Ninfa: The Pompeii of the Middle Ages


About an hour's drive south of Rome, at the foot of the Monti Lepini in the Pontine Marshes, lies a singular and suggestive place, Ninfa. The fragile ensemble of ruins, plants and animals is open to the public just a few days a year and has only recently become the subject of systematic cultural-historical investigations. In 2000, Ninfa was declared a natural monument (Monumento Naturale) of the Lazio region.

For several reasons, Ninfa may be considered an ensemble unique in the world. At any rate, the usual classification of the Giardino as an English landscape garden fails to do justice to the specific quality of this natural monument. The name likely harks back to a nymphaeum that presumably existed on the site, of which, however, no archaeological traces have yet been identified with any certainty. A larger agricultural complex existed in Ninfa by the eighth century and may already have been there in antiquity.

Beginning in the eleventh century, a city emerged south of Rome in a position of strategic importance and significance for transport geography. In 1159, with the consecration of Pope Alexander III, it would become a scene of European politics.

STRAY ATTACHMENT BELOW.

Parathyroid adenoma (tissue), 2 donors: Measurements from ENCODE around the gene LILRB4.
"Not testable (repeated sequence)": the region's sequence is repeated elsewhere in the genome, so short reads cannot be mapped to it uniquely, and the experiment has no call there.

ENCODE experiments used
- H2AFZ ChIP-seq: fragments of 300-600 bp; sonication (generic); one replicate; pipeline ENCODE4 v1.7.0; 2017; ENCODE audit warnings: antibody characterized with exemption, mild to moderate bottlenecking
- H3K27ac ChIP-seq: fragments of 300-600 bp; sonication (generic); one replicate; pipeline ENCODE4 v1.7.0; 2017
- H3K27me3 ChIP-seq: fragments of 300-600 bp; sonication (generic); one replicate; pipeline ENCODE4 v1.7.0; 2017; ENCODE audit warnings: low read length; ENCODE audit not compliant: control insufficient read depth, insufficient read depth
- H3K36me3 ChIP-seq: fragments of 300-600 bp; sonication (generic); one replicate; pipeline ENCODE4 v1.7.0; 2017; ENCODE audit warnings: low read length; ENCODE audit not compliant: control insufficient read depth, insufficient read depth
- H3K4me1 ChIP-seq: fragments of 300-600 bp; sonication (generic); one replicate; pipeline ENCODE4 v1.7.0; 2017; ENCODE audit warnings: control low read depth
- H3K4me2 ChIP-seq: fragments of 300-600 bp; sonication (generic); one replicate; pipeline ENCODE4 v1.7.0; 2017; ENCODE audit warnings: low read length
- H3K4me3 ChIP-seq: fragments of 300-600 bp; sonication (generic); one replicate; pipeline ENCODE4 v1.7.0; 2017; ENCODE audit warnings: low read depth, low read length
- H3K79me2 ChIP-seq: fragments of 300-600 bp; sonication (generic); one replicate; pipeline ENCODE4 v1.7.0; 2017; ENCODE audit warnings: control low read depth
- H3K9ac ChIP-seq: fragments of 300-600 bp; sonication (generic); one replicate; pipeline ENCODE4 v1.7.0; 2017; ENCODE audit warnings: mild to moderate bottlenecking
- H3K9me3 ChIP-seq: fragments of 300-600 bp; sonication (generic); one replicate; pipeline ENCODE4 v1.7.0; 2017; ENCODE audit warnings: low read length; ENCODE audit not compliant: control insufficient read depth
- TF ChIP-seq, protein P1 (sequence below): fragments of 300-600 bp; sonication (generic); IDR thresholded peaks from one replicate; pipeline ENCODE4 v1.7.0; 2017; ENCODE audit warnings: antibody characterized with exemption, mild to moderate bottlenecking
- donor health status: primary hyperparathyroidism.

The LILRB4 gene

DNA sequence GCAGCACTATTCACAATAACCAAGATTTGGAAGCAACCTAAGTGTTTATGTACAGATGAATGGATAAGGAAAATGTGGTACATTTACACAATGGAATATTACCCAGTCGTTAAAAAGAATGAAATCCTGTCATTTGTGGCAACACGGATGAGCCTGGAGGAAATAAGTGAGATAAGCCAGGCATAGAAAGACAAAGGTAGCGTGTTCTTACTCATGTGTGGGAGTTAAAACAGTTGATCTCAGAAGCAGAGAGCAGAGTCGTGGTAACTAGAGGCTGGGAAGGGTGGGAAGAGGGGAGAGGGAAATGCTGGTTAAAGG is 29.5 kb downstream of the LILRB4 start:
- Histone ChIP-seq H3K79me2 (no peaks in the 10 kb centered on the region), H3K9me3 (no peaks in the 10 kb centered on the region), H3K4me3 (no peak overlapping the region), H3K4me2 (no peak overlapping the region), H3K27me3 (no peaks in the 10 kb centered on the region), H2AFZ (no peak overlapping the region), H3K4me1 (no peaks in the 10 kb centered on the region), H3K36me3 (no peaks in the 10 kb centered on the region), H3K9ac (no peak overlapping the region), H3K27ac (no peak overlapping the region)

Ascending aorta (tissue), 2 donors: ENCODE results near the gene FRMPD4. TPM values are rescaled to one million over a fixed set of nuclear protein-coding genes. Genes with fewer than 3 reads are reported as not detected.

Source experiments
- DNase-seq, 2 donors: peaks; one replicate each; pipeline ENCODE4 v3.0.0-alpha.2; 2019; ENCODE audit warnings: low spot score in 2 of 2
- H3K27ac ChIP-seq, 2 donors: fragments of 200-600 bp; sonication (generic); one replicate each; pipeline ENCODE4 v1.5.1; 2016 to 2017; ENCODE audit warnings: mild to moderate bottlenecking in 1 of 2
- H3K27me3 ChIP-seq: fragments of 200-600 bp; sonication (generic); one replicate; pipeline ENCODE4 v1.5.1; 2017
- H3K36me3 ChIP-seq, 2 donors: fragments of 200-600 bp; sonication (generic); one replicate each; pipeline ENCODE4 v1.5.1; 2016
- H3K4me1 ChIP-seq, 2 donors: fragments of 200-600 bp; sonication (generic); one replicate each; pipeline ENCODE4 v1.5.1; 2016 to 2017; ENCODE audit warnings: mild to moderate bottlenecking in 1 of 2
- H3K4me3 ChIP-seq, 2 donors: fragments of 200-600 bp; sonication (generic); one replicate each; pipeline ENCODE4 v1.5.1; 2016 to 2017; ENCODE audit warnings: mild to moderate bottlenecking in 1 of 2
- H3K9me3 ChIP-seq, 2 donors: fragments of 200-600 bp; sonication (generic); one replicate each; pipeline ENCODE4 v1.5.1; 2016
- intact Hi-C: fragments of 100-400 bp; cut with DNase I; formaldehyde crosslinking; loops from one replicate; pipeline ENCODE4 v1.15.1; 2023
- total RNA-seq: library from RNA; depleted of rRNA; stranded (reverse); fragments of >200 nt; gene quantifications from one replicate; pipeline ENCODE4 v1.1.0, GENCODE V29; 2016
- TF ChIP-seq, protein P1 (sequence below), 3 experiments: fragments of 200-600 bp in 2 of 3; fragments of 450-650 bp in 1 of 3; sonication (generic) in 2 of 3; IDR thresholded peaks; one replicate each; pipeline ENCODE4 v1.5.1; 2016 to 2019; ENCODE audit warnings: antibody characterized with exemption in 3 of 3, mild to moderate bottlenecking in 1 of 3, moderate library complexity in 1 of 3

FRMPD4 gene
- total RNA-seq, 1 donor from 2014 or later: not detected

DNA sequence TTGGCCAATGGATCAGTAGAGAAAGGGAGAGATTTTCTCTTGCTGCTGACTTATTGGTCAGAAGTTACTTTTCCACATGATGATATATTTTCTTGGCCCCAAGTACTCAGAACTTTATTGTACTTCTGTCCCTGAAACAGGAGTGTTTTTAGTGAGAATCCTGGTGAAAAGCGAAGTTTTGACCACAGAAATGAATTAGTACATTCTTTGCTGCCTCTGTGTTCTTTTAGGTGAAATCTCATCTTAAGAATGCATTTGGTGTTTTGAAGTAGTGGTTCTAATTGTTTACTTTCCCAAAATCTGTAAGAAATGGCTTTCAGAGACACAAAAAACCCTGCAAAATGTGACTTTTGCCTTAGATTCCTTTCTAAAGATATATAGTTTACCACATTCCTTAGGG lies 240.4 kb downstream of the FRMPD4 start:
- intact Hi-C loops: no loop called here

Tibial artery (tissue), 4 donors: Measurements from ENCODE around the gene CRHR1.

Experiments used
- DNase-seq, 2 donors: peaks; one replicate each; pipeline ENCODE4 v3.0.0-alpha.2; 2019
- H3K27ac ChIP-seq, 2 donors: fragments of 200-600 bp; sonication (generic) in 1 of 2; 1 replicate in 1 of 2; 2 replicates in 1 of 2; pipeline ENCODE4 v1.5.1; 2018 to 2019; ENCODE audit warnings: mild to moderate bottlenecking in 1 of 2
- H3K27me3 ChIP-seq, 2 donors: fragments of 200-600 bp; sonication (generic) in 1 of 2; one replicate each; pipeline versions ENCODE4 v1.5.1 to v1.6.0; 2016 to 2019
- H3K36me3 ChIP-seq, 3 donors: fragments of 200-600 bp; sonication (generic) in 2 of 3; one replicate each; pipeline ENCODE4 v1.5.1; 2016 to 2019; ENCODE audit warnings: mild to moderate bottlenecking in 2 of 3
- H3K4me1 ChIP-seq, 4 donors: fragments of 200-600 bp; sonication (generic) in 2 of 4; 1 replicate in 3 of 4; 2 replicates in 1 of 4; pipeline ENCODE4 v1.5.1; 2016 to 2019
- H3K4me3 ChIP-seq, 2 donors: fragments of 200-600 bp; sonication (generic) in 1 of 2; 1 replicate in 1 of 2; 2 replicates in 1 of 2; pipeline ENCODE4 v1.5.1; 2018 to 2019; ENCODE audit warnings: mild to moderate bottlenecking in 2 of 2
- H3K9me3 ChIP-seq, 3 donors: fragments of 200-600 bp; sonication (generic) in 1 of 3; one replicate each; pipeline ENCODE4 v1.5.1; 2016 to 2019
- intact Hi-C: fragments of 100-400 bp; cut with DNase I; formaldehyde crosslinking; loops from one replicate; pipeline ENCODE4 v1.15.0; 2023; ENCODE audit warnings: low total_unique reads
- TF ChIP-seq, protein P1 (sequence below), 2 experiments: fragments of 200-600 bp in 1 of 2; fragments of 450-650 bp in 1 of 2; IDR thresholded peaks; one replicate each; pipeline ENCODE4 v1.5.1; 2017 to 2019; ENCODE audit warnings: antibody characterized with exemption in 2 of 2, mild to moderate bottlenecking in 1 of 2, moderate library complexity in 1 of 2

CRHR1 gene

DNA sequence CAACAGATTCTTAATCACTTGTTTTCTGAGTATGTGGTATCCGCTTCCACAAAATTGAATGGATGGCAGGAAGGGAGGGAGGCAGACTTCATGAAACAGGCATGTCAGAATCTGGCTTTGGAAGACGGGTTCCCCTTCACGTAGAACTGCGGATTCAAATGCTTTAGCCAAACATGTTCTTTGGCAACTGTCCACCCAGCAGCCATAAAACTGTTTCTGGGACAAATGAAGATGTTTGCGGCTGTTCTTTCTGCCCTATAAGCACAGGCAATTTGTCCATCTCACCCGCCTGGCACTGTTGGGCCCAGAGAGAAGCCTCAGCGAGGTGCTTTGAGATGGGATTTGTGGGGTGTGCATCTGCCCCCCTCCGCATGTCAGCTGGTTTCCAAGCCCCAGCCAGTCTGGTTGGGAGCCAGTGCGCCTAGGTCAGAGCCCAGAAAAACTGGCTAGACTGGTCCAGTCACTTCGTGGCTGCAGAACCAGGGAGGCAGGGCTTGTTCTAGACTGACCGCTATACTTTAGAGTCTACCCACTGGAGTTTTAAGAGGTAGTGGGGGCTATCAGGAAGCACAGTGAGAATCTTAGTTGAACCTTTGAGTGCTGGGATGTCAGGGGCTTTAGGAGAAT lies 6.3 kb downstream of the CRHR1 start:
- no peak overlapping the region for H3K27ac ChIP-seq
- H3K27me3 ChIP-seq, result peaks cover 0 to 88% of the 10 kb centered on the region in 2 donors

Ninfa’s gradual decline began in the late fourteenth century. In the sixteenth century, Cardinal Niccolò Caetani di Sermoneta had a Renaissance garden (giardino all’italiana) laid out whose basic structure survives today. Several attempts to resettle the city from the seventeenth century on failed.

In the twentieth century, the owners, the old Roman noble family Caetani, transformed the densely overgrown ruins into a landscape garden. According to an English-language publication (Charles Quest-Ritson, London, 2009), this ruined garden is considered ‘the most romantic garden in the world’. The water-rich southern location protected by the Monti Lepini as well as the specific microclimate within the medieval city walls favour the unique symbiosis between ruins and plants, streams, and rare animals (especially fish, birds, and insects) created or permitted by human intervention. The walls and the plants growing on them create beautiful patterns, whose fascinating interactions and contrasts are truly eye-catching due to the ever-changing light and colour conditions. The preservation of the balance between the remains of historical buildings on the one hand and a diverse fauna and flora on the other is one of the main objectives of the Garden Management and the Fondazione Roffredo Caetani. The uniqueness of the site consists not least in the inscription of two thousand years of history on the Giardino di Ninfa and the overall complex.